In this eminent domain proceeding, the claimant seeks a subpoena duces tecum directing the condemnor to produce, at an examination before trial "all appraisals submitted to any governmental agency or department or to the petitioner pertaining to Damage Parcel 7-6."
The attorney for the petitioner asserts that if the appraisals are the property of the Federal Government, this court cannot issue a subpoena and that the records would be inadmissible at the trial.
The question concerning the ownership of the appraisals is not sufficiently explored either in fact or law by petitioner to warrant a finding that this court's process cannot be utilized to obtain records apparently obtained by and kept in the custody of the petitioner.
This court has held that the exchange of appraisals is regulated by the provisions of the law under which the condemnation proceeding is brought. (See Matter of Town of Hempstead, 50 Misc. 2d 101.) This court has also held that an appraisal report is not within the purview of any pretrial or discovery proceedings (Matter of Town of Hempstead [ Inwood ], 55 Misc. 2d 806).
These holdings however relate to the exchange of appraisals which will be relied upon by the parties at trial. Such exchange is now regulated by the Nassau County Administrative Code, by CPLR 3140, and by part Eleven of the Rules of the Appellate Division, Second Department. All of these similarly relate to the exchange of the appraisal upon which the party bases his position at trial. The thrust of this application is different. Claimant asserts that the condemnor may have obtained other appraisals which it has utilized or adopted in some manner. There are several recent cases in which it has been held that appraisals obtained by the condemnor and adopted by it may be produced as an admission against interest unless they were obtained for settlement or purchase purposes (Matter of City of New York [ Bklyn. Bridge ], 50 Misc. 2d 478. See, also, Brummer v. State of New York, 25 A.D.2d 245 and Matter of East Houston Street, N. Y. L. J., Oct. 29, 1968, p. 17, col. 5). (See, also, "The Use of Prior Appraisals in Condemnation Cases", 40 N. Y. State Bar J., Jan. 1968, No. 1, p. 37.)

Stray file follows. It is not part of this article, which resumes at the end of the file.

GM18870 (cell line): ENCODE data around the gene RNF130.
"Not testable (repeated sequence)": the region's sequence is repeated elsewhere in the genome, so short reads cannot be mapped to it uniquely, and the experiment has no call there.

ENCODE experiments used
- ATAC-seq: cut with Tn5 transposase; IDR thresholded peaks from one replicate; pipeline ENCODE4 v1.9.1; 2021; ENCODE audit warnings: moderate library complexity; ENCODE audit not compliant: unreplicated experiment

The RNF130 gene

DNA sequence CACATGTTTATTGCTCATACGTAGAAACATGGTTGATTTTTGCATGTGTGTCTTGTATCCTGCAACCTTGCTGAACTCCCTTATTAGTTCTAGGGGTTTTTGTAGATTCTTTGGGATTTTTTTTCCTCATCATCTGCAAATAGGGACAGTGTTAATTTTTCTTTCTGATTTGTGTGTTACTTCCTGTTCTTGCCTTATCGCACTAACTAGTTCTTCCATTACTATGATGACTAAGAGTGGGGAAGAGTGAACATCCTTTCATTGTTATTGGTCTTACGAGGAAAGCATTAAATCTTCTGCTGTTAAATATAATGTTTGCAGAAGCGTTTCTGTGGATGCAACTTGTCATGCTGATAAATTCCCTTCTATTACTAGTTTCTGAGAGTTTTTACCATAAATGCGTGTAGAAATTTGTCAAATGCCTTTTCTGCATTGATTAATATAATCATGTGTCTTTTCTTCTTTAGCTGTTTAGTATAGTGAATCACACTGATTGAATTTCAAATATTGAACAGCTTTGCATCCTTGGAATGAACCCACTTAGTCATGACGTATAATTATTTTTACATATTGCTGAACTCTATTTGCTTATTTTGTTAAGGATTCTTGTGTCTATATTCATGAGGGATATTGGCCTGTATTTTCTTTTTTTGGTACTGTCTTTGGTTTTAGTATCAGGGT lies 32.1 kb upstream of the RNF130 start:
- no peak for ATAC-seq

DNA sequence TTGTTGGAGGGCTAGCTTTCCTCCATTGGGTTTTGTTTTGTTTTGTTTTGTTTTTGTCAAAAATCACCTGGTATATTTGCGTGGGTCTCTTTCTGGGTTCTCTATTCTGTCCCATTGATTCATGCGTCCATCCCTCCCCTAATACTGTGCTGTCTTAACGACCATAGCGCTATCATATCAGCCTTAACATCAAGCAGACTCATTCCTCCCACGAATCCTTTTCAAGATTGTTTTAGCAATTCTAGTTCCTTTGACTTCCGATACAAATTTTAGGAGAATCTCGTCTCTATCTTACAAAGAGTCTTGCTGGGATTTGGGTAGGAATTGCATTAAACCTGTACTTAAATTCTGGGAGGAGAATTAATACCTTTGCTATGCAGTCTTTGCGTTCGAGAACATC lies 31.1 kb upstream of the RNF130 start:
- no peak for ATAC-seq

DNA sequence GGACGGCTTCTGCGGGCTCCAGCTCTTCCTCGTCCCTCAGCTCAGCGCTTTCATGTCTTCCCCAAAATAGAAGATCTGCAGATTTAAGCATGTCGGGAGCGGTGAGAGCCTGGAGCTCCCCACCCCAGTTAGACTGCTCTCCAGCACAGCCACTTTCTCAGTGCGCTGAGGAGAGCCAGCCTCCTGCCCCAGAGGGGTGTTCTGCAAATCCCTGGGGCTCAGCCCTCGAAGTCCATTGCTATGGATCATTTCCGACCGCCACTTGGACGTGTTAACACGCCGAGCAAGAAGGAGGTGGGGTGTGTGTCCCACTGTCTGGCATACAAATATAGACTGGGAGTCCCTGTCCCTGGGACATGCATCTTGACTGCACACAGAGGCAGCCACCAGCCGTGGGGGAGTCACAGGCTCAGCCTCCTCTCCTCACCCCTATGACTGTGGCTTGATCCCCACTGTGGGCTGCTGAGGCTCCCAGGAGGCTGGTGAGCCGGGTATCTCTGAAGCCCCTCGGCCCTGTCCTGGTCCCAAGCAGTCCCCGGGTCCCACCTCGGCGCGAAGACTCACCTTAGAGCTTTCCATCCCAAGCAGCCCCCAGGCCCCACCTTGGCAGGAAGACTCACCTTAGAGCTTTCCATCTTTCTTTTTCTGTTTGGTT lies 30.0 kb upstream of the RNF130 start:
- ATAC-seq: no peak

There would therefore be authority for the admission of other appraisals that have been adopted by the municipality for the funding of the acquisition, and this court is in accord with that authority.
The court finds, however, that the scope of the subpoena is too broad, for the claimants would not be entitled to introduce "all appraisals * * * pertaining to Damage Parcel 7-6." In addition, the court will not compel the production of appraisals at an examination before trial, because of the inherent question of reliance upon any particular appraisal, by the municipality.
Accordingly, the attorney for the claimant is advised to submit to the court a proposed subpoena in conformity with the decision and returnable at the trial.